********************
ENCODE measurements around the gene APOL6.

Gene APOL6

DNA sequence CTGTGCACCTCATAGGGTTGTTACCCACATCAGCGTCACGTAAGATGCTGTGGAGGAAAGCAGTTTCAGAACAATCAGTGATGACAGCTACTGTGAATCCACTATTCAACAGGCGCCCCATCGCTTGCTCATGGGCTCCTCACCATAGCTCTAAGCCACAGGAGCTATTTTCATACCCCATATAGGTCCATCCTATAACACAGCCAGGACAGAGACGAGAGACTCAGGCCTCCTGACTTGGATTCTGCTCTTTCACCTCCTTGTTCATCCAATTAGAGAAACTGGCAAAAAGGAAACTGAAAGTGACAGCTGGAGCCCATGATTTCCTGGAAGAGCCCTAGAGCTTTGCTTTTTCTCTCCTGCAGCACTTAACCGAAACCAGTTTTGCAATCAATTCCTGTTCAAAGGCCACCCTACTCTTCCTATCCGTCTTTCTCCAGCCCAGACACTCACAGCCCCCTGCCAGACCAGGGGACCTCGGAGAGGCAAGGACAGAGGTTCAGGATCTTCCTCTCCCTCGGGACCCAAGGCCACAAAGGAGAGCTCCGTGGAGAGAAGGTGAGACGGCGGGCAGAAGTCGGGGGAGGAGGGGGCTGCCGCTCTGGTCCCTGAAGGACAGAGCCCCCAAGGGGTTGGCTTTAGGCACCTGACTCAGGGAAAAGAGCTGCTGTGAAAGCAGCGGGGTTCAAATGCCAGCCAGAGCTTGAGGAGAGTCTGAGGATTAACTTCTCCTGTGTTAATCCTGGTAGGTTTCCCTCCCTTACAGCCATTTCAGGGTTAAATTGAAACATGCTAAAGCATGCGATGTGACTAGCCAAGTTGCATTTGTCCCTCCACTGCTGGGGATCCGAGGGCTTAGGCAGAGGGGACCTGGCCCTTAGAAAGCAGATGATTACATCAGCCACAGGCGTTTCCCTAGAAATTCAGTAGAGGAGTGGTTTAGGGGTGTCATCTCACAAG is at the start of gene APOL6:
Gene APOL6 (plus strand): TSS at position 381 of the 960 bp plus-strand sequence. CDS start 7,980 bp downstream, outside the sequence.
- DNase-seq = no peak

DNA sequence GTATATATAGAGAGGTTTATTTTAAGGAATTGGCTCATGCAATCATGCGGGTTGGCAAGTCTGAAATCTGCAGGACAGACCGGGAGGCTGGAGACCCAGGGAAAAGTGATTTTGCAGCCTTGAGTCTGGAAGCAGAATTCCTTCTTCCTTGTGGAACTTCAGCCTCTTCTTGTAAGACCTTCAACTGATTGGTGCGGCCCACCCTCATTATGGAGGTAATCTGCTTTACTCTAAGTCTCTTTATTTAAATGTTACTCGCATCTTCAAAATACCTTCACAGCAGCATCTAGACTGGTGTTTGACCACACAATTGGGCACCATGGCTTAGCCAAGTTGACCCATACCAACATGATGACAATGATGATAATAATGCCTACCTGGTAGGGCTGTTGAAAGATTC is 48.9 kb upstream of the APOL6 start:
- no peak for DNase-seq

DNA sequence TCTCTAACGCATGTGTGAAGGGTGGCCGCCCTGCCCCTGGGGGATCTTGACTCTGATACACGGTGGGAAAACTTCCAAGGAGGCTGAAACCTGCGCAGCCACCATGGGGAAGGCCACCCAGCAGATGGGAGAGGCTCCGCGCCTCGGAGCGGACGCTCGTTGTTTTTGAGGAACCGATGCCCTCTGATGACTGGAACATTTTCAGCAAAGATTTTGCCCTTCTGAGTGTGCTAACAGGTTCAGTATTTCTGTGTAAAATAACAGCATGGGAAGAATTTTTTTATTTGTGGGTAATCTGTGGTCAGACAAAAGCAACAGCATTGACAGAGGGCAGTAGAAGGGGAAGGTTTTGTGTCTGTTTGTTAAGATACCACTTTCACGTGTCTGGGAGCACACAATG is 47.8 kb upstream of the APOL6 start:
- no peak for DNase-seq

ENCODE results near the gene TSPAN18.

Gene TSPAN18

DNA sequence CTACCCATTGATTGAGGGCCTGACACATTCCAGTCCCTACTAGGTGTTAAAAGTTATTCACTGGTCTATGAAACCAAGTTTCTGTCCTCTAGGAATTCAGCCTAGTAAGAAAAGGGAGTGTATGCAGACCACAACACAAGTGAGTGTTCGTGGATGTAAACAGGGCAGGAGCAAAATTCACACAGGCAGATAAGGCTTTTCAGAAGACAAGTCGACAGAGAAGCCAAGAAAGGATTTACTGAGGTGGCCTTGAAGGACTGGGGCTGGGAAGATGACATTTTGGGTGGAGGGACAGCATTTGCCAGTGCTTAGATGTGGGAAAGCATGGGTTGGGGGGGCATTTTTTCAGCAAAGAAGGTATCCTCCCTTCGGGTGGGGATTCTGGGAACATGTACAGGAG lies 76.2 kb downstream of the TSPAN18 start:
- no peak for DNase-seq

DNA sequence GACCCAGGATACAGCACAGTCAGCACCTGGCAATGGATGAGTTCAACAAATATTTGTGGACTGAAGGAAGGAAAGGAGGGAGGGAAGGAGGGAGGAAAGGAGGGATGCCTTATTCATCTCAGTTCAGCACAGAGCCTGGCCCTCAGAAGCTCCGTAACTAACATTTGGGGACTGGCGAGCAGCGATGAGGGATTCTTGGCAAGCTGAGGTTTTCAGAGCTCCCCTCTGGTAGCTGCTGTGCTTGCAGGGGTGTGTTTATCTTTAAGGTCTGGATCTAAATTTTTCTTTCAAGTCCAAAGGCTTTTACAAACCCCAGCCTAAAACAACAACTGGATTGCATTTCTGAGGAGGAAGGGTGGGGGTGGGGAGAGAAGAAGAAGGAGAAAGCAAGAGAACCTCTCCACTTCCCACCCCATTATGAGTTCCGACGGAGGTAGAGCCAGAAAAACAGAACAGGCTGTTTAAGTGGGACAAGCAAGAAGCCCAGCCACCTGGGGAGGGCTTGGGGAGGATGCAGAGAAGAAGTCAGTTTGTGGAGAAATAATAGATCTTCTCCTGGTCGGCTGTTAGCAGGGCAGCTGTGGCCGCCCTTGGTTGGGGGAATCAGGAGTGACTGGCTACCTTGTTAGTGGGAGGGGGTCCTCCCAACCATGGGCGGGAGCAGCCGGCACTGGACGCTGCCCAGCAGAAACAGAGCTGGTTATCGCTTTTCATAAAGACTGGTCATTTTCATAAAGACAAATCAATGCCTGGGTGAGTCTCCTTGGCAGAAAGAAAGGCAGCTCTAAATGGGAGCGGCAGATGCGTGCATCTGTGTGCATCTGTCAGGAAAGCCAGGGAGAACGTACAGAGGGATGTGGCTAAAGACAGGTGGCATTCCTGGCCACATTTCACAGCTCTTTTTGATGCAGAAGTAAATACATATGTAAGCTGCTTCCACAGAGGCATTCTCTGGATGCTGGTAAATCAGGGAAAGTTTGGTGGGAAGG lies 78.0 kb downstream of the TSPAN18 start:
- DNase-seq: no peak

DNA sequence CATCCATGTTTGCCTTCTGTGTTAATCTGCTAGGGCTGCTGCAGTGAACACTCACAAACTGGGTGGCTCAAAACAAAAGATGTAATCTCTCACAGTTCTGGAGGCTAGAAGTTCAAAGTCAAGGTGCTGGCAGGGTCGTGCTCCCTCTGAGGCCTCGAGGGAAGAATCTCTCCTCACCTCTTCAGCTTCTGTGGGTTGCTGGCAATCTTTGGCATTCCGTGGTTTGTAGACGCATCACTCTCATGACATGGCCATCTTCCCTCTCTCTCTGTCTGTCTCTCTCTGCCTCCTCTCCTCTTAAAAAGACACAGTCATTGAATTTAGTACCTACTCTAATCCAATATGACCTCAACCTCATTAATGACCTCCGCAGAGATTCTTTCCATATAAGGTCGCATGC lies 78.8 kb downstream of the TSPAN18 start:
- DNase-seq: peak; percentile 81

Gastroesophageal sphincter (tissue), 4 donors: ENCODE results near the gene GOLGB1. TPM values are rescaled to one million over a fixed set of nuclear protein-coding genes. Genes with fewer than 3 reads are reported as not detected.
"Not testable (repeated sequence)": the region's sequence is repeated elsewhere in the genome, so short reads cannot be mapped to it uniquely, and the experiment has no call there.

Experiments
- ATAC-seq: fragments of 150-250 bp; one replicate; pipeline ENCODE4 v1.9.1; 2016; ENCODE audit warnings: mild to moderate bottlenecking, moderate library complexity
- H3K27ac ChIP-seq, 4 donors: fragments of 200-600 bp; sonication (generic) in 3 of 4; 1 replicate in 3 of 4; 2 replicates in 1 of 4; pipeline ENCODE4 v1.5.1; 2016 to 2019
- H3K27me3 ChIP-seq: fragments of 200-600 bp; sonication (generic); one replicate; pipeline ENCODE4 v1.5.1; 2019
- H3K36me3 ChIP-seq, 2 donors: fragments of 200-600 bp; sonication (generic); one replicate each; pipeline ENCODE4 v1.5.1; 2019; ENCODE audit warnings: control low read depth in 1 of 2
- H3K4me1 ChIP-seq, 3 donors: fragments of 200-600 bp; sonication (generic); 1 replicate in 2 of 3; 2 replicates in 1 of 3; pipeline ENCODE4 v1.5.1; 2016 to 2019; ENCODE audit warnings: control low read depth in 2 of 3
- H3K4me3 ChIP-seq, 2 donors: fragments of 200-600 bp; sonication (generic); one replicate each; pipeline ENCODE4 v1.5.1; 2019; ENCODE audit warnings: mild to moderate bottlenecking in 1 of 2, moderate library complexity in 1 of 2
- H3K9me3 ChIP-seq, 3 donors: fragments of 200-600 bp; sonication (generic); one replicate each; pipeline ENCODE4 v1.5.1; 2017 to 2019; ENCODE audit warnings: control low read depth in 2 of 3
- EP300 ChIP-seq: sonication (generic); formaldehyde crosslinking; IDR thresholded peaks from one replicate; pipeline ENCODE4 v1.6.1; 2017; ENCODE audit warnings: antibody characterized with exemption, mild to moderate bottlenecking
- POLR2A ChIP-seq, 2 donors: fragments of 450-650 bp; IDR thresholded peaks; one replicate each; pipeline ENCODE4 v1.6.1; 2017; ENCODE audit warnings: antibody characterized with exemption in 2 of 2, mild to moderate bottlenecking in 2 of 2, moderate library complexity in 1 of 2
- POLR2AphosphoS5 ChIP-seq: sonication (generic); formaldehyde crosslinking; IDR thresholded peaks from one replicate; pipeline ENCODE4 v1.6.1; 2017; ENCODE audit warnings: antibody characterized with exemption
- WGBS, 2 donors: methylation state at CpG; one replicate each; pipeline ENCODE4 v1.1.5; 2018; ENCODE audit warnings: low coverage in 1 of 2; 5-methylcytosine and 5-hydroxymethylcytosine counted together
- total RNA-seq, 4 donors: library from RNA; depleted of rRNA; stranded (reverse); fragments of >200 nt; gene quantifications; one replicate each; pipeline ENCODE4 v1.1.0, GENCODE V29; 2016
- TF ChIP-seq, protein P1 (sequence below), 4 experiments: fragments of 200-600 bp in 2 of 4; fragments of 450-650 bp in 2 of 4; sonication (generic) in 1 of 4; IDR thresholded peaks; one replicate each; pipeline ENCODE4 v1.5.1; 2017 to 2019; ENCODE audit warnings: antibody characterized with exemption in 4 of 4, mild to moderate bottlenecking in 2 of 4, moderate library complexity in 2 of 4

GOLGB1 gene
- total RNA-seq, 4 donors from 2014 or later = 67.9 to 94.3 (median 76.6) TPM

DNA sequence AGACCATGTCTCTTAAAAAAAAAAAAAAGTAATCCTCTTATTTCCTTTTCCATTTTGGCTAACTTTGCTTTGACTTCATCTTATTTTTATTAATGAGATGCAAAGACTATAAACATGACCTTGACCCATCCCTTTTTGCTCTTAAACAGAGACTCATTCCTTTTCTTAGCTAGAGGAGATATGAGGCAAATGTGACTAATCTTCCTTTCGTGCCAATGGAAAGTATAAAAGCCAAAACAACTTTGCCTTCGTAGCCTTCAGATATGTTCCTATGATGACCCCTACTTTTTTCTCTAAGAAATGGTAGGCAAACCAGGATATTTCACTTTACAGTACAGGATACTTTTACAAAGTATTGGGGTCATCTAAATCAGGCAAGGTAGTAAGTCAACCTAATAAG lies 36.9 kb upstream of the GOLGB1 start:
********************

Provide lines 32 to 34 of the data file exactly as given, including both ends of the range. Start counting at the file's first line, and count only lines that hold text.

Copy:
- total RNA-seq, 4 donors: library from RNA; depleted of rRNA; stranded (reverse); fragments of >200 nt; gene quantifications; one replicate each; pipeline ENCODE4 v1.1.0, GENCODE V29; 2016
- TF ChIP-seq, protein P1 (sequence below), 4 experiments: fragments of 200-600 bp in 2 of 4; fragments of 450-650 bp in 2 of 4; sonication (generic) in 1 of 4; IDR thresholded peaks; one replicate each; pipeline ENCODE4 v1.5.1; 2017 to 2019; ENCODE audit warnings: antibody characterized with exemption in 4 of 4, mild to moderate bottlenecking in 2 of 4, moderate library complexity in 2 of 4

GOLGB1 gene